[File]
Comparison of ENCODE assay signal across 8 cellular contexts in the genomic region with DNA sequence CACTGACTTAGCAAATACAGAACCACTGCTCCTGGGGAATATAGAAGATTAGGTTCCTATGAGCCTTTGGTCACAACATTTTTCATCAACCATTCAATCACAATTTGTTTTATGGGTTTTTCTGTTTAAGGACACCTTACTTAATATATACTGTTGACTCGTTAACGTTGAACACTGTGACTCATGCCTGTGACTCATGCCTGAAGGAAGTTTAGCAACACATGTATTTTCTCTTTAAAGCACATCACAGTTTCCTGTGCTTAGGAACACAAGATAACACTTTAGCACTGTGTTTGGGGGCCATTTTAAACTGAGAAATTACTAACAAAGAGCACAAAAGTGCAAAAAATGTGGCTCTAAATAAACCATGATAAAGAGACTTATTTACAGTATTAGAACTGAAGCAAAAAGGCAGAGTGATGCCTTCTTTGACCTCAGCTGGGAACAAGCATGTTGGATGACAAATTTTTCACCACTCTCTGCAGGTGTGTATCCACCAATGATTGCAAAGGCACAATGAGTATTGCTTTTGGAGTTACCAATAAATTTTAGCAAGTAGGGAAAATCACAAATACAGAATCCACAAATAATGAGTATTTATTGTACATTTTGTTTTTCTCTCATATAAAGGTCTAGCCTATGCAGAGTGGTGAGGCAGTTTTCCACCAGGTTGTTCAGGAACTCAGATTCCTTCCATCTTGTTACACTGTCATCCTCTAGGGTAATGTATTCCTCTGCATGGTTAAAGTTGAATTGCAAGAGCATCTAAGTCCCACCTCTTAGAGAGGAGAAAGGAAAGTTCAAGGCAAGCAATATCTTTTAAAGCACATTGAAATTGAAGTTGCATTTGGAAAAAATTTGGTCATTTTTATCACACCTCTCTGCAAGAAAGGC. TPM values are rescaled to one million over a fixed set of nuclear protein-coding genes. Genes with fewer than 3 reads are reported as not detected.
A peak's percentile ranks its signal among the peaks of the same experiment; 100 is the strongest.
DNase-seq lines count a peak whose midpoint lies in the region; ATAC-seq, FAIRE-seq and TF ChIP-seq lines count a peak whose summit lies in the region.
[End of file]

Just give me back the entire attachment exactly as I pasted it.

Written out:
Comparison of ENCODE assay signal across 8 cellular contexts in the genomic region with DNA sequence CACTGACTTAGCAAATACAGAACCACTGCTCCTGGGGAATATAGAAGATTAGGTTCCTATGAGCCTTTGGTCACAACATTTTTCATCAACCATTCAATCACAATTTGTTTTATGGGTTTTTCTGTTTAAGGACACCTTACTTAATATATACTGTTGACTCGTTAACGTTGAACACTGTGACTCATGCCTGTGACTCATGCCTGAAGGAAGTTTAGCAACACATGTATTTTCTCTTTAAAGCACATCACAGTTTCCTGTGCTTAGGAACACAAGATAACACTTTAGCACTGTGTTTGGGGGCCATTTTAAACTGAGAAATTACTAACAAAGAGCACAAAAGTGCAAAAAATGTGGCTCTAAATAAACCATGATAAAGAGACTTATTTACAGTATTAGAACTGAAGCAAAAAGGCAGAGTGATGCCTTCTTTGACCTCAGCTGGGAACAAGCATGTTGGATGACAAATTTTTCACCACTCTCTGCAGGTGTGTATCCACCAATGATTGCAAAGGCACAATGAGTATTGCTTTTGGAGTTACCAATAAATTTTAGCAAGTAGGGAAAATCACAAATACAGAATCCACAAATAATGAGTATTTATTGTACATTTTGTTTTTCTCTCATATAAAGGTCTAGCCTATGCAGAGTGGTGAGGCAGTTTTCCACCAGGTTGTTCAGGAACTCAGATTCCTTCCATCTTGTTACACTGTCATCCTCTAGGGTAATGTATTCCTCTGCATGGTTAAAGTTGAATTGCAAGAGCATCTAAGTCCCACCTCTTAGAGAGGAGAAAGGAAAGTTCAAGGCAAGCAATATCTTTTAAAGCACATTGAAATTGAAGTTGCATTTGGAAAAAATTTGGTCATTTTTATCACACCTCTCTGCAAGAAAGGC. TPM values are rescaled to one million over a fixed set of nuclear protein-coding genes. Genes with fewer than 3 reads are reported as not detected.
A peak's percentile ranks its signal among the peaks of the same experiment; 100 is the strongest.
DNase-seq lines count a peak whose midpoint lies in the region; ATAC-seq, FAIRE-seq and TF ChIP-seq lines count a peak whose summit lies in the region.